▶️ Destination Oregon: Butteville Store


It used to be a thriving shipping town in the northern Willamette Valley. Now this tiny community is a mere shadow of its former self, but it hasn’t quite given up the ghost yet. In fact, two days a week it comes alive in a big way. 

In the 1850’s Butteville, Oregon was a thriving port town about halfway between Portland and Salem. Sternwheelers moved agriculture goods up and down the Willamette River.

The self-proclaimed “Hops capital of Oregon” boasted two churches, a school, a Masonic Temple, an Oddfellow’s Hall, a post office and two grain elevators. It was a happening place, until about 1907…when the railroad eliminated the need for the sternwheeler. And Butteville slowly faded. Only the town’s general store remained… And it’s still standing today.

The Historic Butteville Store is the longest continuously operating retail establishment in the state of Oregon. Ben Williams is president of the Friends of Historic Butteville.

“Part of our goal was trying to restore the store as a community center as it had been for so many years in the past,” he says.

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And what a job they have done. There is no escaping Butteville’s colorful history. The walls tell the story of what the town once was. This is the nerve center of Butteville. The store is owned by the Oregon State Parks Department and is literally tied to nearby Champoeg State park by a 2-mile biking and hiking trail.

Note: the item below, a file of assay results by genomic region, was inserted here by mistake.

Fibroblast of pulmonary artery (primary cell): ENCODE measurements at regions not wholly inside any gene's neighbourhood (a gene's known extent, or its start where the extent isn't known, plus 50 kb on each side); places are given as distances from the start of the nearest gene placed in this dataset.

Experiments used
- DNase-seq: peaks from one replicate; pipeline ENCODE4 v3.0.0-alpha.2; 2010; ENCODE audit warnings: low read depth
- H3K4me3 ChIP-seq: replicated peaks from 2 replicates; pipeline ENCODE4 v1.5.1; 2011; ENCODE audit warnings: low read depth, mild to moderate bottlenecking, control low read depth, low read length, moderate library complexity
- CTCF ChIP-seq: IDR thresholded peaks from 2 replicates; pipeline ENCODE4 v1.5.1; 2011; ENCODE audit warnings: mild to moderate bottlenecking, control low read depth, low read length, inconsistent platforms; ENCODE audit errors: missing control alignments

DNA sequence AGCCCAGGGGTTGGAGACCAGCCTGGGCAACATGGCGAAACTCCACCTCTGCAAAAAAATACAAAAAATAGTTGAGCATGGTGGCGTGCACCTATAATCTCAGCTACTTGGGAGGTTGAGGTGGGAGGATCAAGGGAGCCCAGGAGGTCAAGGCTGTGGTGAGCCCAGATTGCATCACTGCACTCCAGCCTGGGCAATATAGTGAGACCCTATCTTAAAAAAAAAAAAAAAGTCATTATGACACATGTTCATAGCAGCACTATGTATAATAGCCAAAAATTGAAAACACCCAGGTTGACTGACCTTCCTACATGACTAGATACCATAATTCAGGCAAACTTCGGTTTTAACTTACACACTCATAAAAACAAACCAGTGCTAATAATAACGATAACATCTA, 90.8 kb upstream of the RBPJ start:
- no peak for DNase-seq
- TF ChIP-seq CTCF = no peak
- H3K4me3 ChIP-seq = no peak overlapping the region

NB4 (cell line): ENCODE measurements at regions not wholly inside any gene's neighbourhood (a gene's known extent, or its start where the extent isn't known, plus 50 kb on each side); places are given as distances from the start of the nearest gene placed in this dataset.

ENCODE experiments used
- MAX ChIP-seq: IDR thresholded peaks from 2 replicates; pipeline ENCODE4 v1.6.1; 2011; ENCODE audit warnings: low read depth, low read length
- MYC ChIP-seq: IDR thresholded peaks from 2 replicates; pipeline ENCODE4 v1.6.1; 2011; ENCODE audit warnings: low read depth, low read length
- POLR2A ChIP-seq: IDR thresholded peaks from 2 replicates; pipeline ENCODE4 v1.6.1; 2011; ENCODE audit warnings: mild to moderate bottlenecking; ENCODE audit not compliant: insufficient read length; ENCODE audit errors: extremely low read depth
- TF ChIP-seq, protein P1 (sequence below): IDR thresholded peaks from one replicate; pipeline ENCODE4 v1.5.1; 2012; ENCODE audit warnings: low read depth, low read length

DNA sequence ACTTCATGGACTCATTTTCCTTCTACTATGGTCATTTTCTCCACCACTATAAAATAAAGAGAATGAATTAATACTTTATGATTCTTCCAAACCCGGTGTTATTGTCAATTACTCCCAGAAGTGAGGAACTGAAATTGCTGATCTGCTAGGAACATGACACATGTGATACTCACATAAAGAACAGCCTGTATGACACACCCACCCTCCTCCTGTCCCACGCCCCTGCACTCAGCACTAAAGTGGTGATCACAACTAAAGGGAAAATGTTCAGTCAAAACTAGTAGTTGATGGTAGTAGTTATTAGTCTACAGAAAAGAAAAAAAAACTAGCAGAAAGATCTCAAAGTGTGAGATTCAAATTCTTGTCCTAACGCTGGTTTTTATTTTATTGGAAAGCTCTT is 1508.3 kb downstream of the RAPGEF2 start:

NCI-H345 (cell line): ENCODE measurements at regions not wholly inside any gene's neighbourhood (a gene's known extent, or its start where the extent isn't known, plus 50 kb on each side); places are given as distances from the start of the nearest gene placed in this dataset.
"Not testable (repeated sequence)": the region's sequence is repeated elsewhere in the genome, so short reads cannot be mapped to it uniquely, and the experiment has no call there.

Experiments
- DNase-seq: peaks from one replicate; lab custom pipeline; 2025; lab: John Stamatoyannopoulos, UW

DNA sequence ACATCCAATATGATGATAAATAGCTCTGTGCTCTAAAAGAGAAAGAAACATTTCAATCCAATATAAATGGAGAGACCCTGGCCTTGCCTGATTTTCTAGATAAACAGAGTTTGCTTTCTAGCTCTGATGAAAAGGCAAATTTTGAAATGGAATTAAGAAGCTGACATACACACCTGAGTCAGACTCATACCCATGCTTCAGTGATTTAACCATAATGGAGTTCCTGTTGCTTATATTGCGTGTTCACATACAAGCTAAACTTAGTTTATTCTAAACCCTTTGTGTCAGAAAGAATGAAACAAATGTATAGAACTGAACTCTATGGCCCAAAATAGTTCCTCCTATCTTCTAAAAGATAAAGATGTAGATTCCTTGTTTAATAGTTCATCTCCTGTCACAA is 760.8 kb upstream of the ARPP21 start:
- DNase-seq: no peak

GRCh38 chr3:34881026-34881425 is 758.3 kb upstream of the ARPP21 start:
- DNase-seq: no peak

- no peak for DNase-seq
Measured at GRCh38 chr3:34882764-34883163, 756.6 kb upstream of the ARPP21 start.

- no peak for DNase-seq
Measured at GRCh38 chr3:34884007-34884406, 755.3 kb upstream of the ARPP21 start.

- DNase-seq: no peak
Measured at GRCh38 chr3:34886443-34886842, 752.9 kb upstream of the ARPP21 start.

Jordan Scoggins in the chief cook and bottle-washer-manager here AT the Butteville Store. And if his goal is to make sure people enjoy themselves here… he’s batting a thousand. The place was buzzing. We managed to get a seat, but we hear in the summer, the line goes out the door. But we can tell you, it will be worth the wait, and you’ll meet some really great folks. Thursdays are soup and grilled sandwiches…and in the winter, the first and third Saturdays feature special dinners and live music. In the summer, its every Saturday. 

The setting – five miles off Interstate-5, the nearby river, the sense of history, the friendliness. This is a place Mark Twain might have written about and Norman Rockwell might have drawn…if only they’d known about it. There’s not much here, but there is enough. To get here, take the Aurora exits off I-5 about 21-miles south of Portland. 


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